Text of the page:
Eight Boys Rescued from Flooded Thai Cave

As of Monday morning, nine people remained trapped in the cave, including the 12-member team's coach, after four boys were rescued on Sunday, the first day of the rescue operation. So far, divers have rescued four additional boys, which leaves four more and their soccer coach to go. When the missing soccer team was located on July 2, rescue medics who reached them evaluated all the boys and their coach and divided them into three categories: red for critical condition, yellow for serious condition and green for stable condition.

Though it rained again Sunday, it did not affect the water levels in the cave, said Narongsak Osatanakorn, the leader of the command center in charge of the rescue operation.

Then came the letters carried out by the teams of divers who took oxygen, food and medicine to the boys' refuge as experts pondered whether to dive them out or provision them for months while the monsoon season continues until at least late October. Prime Minister Prayut Chan-O-Cha, who paid a visit to the site on Monday evening, also turned up at the hospital to meet the rescued boys. He expected it to arrive around 11 p.m. Monday, local time.

Meanwhile, anxious parents waiting at the entrance - many of whom have been holding 24-hour vigils despite the overnight rains - say they are still not being told "anything" about which boys are about to emerge from the cave, and can do nothing but wait.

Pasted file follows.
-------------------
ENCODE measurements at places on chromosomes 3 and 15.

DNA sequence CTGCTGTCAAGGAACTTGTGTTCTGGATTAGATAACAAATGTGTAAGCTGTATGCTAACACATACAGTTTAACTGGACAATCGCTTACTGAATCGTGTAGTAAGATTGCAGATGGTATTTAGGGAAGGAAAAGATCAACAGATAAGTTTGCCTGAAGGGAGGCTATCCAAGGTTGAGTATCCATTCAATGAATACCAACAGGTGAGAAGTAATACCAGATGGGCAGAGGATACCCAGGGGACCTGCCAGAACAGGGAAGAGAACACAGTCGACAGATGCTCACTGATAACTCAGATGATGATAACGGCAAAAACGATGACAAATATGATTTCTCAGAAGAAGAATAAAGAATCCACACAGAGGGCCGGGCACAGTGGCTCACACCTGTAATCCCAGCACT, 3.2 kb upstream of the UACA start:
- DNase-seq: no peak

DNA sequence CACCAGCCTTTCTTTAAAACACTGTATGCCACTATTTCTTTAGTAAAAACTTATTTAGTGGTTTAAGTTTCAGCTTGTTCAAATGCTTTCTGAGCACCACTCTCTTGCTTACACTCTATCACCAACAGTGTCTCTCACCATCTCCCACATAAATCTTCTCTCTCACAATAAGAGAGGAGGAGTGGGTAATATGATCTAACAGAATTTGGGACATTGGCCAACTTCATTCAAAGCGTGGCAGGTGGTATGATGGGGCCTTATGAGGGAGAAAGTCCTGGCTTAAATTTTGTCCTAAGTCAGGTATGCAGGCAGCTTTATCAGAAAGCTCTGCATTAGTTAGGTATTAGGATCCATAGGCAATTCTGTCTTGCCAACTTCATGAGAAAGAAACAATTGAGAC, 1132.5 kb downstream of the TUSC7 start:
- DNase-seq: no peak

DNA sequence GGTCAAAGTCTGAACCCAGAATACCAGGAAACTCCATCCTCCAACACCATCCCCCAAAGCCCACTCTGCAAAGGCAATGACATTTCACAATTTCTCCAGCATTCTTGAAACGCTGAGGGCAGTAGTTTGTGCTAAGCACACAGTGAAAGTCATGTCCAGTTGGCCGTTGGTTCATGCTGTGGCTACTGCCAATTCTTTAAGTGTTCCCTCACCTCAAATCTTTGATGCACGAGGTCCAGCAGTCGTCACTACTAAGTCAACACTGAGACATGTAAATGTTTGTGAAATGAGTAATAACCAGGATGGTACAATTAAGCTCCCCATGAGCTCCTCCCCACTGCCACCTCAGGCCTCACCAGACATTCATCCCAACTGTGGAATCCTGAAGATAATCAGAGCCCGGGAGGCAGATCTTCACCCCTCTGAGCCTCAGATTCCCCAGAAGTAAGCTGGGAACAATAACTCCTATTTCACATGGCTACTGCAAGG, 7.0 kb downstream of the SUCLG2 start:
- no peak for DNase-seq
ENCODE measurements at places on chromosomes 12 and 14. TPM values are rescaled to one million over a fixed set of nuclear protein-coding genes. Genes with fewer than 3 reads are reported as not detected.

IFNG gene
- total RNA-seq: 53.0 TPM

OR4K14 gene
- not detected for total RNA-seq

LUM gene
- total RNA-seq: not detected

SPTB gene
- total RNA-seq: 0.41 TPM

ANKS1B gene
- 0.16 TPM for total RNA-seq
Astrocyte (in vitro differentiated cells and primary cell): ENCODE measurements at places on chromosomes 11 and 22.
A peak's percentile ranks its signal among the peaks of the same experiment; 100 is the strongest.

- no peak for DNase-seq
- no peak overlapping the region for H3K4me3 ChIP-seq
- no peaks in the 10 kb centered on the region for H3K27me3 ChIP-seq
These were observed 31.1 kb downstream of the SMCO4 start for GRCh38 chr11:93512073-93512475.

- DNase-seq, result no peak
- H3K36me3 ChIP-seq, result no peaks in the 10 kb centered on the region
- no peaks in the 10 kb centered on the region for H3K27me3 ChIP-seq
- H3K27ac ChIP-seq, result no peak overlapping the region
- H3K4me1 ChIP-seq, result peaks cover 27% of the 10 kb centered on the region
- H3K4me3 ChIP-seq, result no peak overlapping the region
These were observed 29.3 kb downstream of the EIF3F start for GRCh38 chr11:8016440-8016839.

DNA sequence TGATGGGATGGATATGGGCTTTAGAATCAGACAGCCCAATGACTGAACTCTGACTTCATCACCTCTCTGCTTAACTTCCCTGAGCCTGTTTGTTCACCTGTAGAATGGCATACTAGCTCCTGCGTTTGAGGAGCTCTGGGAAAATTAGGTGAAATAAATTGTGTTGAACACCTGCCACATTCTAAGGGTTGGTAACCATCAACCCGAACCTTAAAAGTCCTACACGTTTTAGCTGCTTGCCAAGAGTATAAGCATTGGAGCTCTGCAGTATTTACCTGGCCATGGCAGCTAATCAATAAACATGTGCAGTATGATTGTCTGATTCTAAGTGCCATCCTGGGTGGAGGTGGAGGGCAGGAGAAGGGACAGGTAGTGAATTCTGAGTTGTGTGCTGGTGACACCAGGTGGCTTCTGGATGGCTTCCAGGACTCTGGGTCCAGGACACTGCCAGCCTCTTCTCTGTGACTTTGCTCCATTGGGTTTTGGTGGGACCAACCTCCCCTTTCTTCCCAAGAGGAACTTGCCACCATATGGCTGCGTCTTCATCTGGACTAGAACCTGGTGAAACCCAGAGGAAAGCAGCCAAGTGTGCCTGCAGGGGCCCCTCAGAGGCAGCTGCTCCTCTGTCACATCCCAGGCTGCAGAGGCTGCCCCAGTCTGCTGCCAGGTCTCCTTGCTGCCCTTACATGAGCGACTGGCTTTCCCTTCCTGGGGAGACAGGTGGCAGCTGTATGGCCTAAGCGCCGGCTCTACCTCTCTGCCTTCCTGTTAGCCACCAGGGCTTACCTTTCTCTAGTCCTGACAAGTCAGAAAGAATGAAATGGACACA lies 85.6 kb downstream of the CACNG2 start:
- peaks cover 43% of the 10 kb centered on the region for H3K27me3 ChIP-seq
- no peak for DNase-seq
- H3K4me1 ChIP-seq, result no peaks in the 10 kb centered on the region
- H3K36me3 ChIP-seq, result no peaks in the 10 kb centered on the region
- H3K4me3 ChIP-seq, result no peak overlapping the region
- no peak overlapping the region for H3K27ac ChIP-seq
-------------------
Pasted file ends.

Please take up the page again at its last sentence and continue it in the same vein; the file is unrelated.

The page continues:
The four boys pulled from the cave Sunday in an urgent and risky operation that involved them diving through the cave's tight and twisting passages were in good health.

Workers have been laboring around the clock to pump water out of the cave, and officials said Monday that despite heavy downpours overnight, water levels inside the cave did not rise. The other four boys and the coach are still to be rescued.

Sunday's mission involved 13 foreign divers and five Thai navy SEALs.

An Australian doctor with cave diving experience examined the boys on Sunday and declared them fit for the operation, authorities said.


Thai Navy Sgt. Saman Kunan, an ex-SEAL, died Friday from a lack of oxygen as he attempted to place air tanks inside the cave complex.

A fifth boy was rescued on Monday afternoon, a Royal Thai Navy official said.

Four of the boys were rescued on Sunday, and authorities said the next phase could begin any time within a 10-hour window that began about 7 a.m. Monday. Relatives were able to see them through a glass partition.

Authorities have repeatedly said the rain could re-flood crucial parts of the cave complex that have been drained and make the escape route much harder or even impossible to navigate.

Thai authorities said the four boys rescued from the cave are hungry but in good health.

12 young children and their football coach have been stuck in a partially flooded cave in Thailand's Chiang Rai province since June 23rd, and they're beginning to run out of oxygen. Previously, round trips through the cave network would take about 11 hours.

And, Foisey said, the boys do have one thing going for them: "I'm sure these kids were very determined to get home".

But then oxygen started running low in the cave, and officials also anxious the little piece of real estate the boys and their coach have could be lost.

  • Steve Townsend